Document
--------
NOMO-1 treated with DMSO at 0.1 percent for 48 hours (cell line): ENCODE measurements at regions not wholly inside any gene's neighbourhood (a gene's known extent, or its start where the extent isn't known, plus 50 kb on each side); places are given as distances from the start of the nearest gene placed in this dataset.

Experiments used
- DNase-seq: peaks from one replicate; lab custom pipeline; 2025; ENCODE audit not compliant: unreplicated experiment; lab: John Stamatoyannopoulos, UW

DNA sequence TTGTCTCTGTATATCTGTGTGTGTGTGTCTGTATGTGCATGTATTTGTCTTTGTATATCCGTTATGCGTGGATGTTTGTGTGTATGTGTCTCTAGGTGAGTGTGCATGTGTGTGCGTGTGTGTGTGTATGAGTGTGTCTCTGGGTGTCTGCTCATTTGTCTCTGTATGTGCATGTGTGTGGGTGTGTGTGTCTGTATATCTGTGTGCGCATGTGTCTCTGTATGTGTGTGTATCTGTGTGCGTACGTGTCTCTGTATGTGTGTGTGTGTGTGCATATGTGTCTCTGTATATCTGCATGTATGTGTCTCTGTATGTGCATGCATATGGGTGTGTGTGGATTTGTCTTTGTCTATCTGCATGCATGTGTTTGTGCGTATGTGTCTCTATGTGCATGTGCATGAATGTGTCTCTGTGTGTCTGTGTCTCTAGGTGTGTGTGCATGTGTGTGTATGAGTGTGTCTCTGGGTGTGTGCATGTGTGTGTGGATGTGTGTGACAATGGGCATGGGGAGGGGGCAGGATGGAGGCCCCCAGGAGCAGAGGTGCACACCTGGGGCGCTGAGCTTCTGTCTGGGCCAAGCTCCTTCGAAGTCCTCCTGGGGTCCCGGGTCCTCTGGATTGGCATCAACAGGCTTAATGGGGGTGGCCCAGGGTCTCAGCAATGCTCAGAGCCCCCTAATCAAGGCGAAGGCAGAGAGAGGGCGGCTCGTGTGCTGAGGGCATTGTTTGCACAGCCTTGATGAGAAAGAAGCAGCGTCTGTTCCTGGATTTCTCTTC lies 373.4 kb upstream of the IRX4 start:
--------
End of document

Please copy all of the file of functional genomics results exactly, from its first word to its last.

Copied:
NOMO-1 treated with DMSO at 0.1 percent for 48 hours (cell line): ENCODE measurements at regions not wholly inside any gene's neighbourhood (a gene's known extent, or its start where the extent isn't known, plus 50 kb on each side); places are given as distances from the start of the nearest gene placed in this dataset.

Experiments used
- DNase-seq: peaks from one replicate; lab custom pipeline; 2025; ENCODE audit not compliant: unreplicated experiment; lab: John Stamatoyannopoulos, UW

DNA sequence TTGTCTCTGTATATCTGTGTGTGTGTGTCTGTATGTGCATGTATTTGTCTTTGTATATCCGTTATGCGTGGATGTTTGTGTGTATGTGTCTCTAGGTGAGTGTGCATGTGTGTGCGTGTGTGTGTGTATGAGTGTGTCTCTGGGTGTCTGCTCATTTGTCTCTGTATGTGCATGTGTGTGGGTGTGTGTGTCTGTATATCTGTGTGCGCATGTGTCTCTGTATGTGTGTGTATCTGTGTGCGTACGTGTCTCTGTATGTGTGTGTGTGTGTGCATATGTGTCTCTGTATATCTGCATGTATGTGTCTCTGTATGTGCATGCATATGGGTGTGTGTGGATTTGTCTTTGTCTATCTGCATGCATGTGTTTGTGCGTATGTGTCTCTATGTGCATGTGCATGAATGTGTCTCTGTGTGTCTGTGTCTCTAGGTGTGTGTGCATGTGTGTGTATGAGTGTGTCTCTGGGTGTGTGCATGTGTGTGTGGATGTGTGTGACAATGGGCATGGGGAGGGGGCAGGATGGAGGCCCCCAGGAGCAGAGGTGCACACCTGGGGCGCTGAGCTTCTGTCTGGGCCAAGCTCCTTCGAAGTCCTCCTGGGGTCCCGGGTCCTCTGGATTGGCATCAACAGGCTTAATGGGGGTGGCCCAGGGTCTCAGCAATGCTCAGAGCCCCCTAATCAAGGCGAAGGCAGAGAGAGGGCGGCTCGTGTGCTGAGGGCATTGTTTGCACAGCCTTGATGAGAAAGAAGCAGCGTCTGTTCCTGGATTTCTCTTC lies 373.4 kb upstream of the IRX4 start: